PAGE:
The new drive is simply fitted in place of the old one. The terminals may look different but will still be passing the same current and are therefore, in most cases, fine to use. The exception is if the drive is supplied via busbars, which may need modifying. However if the drive is fitted in a cubicle, the whole cubicle, with busbars, is normally replaced.

Check your motors

Also, ensure that the motor can run with a modern drive. If the motor is old and uses a class B insulation system, upgrading should be considered to a modern motor with class F. This will ensure the motor works reliably.

Check also that the motors are of the high efficiency type, EFF1. A high-efficiency 90 kW motor can save as much as £12 000 in energy over a 10-year service life. Motors also need to be correctly sized for the application. Quite often, motors are oversized because the application has changed over the years. For instance, parts of the heating system may have been replaced, resulting in a smaller total volume, which means less water needs to be pumped.

Many systems have also been designed for a higher volume that never materialised. Another factor is the practice of adding a ‘service factor’ when designing the system. If everybody involved has added a little extra to be on the safe side, the motor and drive system is likely to be grossly oversized. A pump or a fan needs only to have its speed reduced by a couple of percent to give significant savings.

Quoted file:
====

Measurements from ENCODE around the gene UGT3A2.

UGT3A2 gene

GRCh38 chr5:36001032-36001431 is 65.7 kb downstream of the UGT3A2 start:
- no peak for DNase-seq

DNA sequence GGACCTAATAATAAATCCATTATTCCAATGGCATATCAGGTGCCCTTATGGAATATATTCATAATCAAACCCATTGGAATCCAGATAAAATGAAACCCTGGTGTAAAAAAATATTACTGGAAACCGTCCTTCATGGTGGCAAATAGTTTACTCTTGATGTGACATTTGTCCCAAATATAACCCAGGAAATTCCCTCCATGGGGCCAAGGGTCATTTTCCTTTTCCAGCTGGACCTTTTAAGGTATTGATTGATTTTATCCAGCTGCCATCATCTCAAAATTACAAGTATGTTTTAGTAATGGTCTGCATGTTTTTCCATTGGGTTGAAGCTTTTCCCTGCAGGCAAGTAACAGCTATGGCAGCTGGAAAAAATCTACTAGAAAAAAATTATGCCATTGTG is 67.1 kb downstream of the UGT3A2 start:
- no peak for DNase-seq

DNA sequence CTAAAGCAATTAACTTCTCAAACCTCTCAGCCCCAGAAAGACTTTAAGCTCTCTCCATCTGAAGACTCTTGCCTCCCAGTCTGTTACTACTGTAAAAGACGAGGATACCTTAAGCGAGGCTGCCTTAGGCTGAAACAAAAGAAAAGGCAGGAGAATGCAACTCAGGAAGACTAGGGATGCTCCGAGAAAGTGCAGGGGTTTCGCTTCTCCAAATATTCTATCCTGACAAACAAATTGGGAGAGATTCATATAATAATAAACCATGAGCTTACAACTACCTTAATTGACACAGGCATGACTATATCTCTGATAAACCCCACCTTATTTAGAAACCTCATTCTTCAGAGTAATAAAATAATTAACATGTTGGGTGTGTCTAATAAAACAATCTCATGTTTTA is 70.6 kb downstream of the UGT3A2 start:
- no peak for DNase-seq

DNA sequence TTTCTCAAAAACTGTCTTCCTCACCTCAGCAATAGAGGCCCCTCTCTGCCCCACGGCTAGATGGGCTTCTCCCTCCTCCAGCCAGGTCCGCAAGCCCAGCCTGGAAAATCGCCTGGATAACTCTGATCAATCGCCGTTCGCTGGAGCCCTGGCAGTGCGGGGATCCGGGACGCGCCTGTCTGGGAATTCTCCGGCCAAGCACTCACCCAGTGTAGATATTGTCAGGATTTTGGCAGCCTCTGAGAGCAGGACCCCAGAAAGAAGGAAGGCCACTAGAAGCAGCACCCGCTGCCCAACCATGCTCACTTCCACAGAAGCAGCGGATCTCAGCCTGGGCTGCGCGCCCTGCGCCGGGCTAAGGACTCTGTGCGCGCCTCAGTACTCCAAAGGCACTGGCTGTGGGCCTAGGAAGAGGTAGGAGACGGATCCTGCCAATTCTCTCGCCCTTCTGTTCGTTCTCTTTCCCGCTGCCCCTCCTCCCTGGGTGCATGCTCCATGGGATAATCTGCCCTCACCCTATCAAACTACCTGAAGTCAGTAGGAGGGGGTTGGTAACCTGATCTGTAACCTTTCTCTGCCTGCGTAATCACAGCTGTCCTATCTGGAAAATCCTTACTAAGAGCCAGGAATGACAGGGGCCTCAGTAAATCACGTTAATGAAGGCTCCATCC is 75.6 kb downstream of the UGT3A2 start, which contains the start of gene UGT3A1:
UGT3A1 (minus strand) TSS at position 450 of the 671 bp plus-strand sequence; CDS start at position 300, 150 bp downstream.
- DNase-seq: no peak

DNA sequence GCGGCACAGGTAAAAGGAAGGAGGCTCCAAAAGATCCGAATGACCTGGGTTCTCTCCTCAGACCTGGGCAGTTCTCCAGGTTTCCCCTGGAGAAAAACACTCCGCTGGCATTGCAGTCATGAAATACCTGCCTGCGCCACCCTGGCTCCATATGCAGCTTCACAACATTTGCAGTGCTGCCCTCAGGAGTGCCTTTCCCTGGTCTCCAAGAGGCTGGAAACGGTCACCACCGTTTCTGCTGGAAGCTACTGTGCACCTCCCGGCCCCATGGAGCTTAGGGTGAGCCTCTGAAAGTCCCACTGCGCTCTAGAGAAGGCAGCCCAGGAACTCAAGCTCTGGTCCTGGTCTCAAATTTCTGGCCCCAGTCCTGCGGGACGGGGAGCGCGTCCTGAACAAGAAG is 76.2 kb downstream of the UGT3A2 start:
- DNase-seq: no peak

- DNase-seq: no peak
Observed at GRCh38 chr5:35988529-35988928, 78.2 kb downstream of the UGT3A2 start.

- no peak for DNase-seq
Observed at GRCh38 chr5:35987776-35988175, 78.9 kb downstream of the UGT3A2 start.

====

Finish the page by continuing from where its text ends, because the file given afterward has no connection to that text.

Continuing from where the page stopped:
ABB’s HVAC standard drive features a maintenance assistant to help users schedule maintenance of the drive and its associated equipment.

Most drives now come with built-in harmonics filters to reduce supply network pollution and meet the new UK harmonic standard, G5/4. If the total sum of harmonics on the site is getting high, replacing an old drive with a more modern equivalent could make a difference. More up-to-date drives employ swinging-choke technology that can reduce harmonics by a further 25% compared to any previous generation of drives.

Seamless upgrades

Many suppliers of variable-speed drives, among them ABB, offer a supply-and-install service, providing seamless upgrades, often over weekends and bank holidays. This involves removing the old drives, supplying the new equipment, such as motors and control switchgear, and wiring them into a control system.

When defunct drives are removed, they should be removed by a registered waste carrier, as it is illegal for anyone else to do so. ABB has an agreement with a recycling company, RID UK, which is a registered waste carrier and which will also ensure the drives are recycled properly.

Once the drive is installed, conduct annual checks to ensure that the connections are tight, and that any insulating dust is removed. Heat expansion inside the drive can cause screws to work loose, while dust build-up could cause the drive to overheat.

With the new drive in place, your application has another 15 to 20 years ahead of it, and you should see an immediate difference in your energy usage.

Nick Thorne is sales manager for HVAC with ABB Ltd, 9 The Towers, Wilmslow Road, Didsbury, Manchester M20 2AB.